Vegans, as much as anyone else, like to go to restaurants for the whole experience of dining out, where it is as much about the ambiance as it is the food.
I am still new in Michiana, so I haven’t figured out all of the eateries around here that might fill the role of an “occasion” restaurant. But so far we have chosen to go to The Mark Dine & Tap for some of our special occasions, including our daughter’s 19th birthday a few months ago.
The Mark was the choice again last Friday when my husband, Shankar, texted me from the gym that he wanted to buy me drink! How could I turn down that invitation?
So what is it about The Mark that makes it an occasion restaurant — a place to go for fun, for weekends and birthdays? Its location in Eddy Street Commons, a bustling gathering place with other restaurants, gives it the urban social appeal. The visuals of the décor and the presentation of the food are elegant and modern.
The menu is pared down, but the vegan and vegetarian items are clearly marked. The servers are knowledgeable about vegan foods, too; they know better than to recommend a salad dressing that contains honey when you have just told them you are a vegan.
The Mark has a sophisticated bar menu, but perhaps staff don’t yet understand that vegans avoid wines that are filtered using animal products. There is no section for vegan wines, so I referred to my Barnivore guide to identify the vegan-friendly drinks.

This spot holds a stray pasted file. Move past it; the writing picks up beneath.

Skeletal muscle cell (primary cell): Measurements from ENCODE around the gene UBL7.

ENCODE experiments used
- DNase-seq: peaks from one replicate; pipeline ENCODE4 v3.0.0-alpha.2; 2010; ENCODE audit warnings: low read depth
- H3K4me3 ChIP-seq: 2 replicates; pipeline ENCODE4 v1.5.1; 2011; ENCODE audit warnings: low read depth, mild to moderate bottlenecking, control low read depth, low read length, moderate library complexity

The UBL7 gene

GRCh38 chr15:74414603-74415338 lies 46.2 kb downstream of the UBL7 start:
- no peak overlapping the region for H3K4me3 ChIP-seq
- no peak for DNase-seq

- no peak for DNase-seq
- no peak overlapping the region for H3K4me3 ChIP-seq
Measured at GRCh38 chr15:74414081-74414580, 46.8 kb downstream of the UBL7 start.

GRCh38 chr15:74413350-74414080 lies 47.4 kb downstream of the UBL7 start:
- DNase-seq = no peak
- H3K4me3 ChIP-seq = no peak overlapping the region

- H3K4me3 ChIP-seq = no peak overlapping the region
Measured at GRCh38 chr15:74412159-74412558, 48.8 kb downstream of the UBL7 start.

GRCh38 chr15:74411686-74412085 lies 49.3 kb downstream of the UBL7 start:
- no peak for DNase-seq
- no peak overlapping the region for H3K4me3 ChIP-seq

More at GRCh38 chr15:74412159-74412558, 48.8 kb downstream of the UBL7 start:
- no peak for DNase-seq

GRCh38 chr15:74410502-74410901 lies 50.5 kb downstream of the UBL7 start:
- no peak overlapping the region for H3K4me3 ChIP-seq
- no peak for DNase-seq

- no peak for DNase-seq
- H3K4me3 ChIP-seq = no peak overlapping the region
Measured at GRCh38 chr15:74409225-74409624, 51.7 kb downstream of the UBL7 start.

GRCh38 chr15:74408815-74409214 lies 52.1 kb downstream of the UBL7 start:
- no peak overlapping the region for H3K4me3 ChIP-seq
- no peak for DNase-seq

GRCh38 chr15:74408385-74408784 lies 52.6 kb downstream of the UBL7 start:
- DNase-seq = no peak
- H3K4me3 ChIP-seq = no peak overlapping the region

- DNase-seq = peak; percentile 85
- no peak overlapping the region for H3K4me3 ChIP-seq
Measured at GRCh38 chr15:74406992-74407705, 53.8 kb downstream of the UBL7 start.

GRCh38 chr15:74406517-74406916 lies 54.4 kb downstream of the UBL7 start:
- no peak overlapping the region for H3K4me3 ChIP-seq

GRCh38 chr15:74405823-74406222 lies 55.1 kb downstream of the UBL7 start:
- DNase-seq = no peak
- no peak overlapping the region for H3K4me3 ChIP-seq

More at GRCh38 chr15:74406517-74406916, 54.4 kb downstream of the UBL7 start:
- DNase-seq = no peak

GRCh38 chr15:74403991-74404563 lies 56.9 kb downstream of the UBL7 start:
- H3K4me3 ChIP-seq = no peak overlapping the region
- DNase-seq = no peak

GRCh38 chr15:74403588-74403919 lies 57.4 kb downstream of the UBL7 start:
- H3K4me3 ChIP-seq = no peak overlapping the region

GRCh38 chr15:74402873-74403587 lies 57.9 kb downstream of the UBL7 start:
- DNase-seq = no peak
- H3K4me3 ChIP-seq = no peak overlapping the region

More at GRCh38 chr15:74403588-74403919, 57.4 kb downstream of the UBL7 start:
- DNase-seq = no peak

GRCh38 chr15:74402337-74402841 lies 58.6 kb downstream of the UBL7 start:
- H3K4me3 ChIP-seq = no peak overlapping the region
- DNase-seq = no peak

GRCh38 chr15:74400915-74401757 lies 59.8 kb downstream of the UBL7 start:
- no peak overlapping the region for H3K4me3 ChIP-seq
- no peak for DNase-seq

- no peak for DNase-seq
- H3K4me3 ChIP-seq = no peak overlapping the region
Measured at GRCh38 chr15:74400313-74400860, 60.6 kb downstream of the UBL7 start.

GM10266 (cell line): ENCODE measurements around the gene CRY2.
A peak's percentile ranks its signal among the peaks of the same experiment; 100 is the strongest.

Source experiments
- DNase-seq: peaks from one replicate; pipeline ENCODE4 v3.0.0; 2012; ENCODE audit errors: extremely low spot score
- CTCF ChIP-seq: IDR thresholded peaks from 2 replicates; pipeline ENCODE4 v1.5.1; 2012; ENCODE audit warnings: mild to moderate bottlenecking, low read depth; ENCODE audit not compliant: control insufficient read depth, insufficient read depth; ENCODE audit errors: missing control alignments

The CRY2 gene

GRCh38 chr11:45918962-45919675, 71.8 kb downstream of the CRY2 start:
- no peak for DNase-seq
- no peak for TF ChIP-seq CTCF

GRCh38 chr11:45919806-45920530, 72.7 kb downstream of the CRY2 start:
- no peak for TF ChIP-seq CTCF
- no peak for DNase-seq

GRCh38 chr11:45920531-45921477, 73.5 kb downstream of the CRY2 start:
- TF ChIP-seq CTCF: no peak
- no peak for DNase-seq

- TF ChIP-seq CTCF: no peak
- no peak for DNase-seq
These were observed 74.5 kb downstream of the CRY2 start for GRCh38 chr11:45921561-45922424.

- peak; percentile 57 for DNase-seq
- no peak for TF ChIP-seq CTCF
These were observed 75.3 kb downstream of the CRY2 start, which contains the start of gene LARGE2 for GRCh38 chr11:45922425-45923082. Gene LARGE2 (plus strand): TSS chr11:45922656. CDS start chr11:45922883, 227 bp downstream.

We both decided that I should choose a cocktail this time, so I perused the ingredients. Some of the cocktails contain honey or cream, and those are easily ruled out.
I settled on the East India Cocktail, circa 1880, which seemed safe from a vegan point of view but otherwise proved to be potent. But that’s part of the fun — imbibing something new and exotic, perhaps a little dangerous, while still within my limits. Shankar chose one of the dark draft beers, and the two drinks visually complemented each other nicely.
For an appetizer, we chose the “small plate” Shishito Peppers. This is a bowl of long green chilies, cooked lightly in sesame oil and served with toasted sesame seeds. These are mostly mild peppers, but every five peppers or so you will find yourself biting into a hot one.
So we were eating the peppers anticipating the hot one, predicting who would pick the zinger. Now this was food as entertainment, with each pepper presenting us with a little gamble.
For occasions like this, you will not find us choosing to eat a salad as an entrée. So that left us with exactly two vegan dishes: “Brey”sian stir-fry for me and a black bean burger for Shankar.
The soup, corn chowder, turned out to be non-vegan, so the stir-fry was served with a side salad. Of course the fries with the burger proved irresistible and there was enough for two people.
The burger (stacked high with avocado, tomato, onion and corn relish) was substantial and tasty. Still, I managed to eat all my stir-fry also, sorting through veggies in vegan Buddha hoisin sauce, gourmet tofu pieces and on down to the layer of brown rice.
But if I remember rightly, that is the same entrée I have eaten almost every time I have been to The Mark. There were no desserts for vegans (we asked), although it is quite possible to offer delicious desserts without eggs or dairy.
For fun and for ambiance, The Mark is a great restaurant. For quality of the foods, it is top-notch. But for variety of options for vegans, it is particularly lacking.
We will see whether it holds its spot as our go-to special occasion restaurant as I explore Michiana’s other eateries.
Rama Ganesan is a vegan living in Granger. Along with fellow meatless maven Crystal Hallwood, she plans on bringing you stories and tips about dining out vegan in Michiana through the new Flavor 574 blog Vegan at the Bend. To make sure you don’t miss a thing, subscribe to the Vegan at the Bend email newsletter.